In fact, lang’s career was hardly minted overnight by Ingénue‘s eventual success. With her earliest albums, such as her debut, A Truly Western Experience from 1984, and Angel with a Lariat from 1987, she was best known as a quirky cowpunk singer from Alberta, who happened to have a remarkable voice…if you could find her albums in the United States.

Her first breakthrough only came in 1988 with Shadowland, which she recorded with legendary Nashville producer Owen Bradley and featured a “Honky Tonk Angels’ Medley,” sung with Loretta Lynn, Brenda Lee, and Kitty Wells. Shadowland went gold, and so did the follow-up, 1989’s Grammy-winning Absolute Torch and Twang, with its dark-horse single “Trail of Broken Hearts.”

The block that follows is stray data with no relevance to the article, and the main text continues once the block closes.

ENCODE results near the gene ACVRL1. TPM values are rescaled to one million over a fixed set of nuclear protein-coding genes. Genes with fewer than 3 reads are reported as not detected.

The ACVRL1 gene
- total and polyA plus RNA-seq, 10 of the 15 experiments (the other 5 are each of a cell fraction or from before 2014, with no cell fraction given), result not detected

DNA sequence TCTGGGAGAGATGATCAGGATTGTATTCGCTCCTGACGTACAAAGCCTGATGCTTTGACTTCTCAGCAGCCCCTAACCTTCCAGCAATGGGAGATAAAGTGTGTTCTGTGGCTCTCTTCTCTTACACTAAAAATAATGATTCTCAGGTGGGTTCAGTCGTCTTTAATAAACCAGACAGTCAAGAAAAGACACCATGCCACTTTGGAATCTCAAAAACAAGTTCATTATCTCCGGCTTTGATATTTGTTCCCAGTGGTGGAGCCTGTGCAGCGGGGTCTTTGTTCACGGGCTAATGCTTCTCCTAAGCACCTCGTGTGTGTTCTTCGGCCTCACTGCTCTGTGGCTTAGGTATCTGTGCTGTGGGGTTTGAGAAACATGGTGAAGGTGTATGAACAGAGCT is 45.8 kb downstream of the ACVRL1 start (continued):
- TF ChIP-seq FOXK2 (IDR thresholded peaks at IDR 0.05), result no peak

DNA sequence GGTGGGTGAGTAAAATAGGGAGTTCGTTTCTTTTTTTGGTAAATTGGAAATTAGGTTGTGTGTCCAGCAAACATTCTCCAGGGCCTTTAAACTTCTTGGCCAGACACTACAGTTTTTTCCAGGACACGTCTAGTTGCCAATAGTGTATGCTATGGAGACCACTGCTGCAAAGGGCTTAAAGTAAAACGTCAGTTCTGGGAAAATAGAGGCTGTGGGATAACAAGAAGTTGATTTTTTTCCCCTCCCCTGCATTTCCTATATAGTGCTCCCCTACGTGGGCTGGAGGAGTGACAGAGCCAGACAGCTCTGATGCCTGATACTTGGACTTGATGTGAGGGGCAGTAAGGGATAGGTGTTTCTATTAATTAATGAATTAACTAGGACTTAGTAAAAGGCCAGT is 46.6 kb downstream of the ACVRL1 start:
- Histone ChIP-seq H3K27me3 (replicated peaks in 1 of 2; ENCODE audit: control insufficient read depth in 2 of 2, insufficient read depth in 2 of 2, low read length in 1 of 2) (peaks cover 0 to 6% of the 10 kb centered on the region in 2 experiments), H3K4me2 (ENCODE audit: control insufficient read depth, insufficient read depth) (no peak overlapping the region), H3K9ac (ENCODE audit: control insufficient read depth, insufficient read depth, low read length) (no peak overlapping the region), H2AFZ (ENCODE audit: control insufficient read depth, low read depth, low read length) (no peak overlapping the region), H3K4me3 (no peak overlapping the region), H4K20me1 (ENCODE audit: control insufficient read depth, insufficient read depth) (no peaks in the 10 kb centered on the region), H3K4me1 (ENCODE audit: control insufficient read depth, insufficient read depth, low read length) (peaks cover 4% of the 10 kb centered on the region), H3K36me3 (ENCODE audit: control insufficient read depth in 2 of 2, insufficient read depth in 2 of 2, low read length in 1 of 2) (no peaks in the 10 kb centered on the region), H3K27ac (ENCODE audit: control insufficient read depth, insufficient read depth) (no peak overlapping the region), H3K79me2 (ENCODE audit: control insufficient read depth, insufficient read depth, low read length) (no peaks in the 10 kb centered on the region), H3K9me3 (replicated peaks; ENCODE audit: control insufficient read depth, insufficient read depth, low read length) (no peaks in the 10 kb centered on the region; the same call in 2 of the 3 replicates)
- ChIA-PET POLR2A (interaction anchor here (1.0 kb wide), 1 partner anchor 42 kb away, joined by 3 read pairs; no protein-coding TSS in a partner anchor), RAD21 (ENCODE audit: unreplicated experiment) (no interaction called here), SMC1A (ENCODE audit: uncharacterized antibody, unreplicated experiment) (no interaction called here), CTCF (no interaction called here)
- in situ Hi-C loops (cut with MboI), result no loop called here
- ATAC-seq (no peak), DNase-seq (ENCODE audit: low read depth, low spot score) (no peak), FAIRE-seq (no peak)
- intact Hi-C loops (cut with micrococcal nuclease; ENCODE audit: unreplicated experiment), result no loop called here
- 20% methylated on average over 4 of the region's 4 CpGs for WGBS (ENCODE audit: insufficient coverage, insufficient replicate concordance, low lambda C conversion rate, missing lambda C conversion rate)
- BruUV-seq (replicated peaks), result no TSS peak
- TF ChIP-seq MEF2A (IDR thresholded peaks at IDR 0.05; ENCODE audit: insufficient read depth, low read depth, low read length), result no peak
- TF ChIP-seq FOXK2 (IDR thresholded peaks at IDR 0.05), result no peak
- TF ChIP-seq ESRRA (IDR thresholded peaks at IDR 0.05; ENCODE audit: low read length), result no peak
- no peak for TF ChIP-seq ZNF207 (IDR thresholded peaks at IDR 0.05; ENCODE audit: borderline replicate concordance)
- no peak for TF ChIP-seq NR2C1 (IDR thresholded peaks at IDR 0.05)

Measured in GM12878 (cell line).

But then came the first and biggest controversy that threatened to derail her burgeoning career. A devoted vegetarian and animal rights activist, lang also grew up in Canada’s cattle country. So when she did an anti-meat ad for People for the Ethical Treatment of Animals (PETA), she faced fierce and threatening opposition and even radio bans of her music. “I had a huge controversy with PETA in Canada,” lang says. “It caused a great deal of anger and I was getting bomb threats at the record company. People were burning records on my mother’s front lawn.”

So when she released Ingénue a few years later, lang was aware of the tenuous position for her career. First, she had just angered audiences in the big-sky country that had always claimed her as one of their own. Then there was the fact that Ingénue wasn’t even country, but a sophisticated example of orchestrated adult pop that took more than 64 tracks to mix into a tapestry of sound. With the risky shift in genre and the lasting effects of her political stance, lang knew that her new album was a gamble all the way around.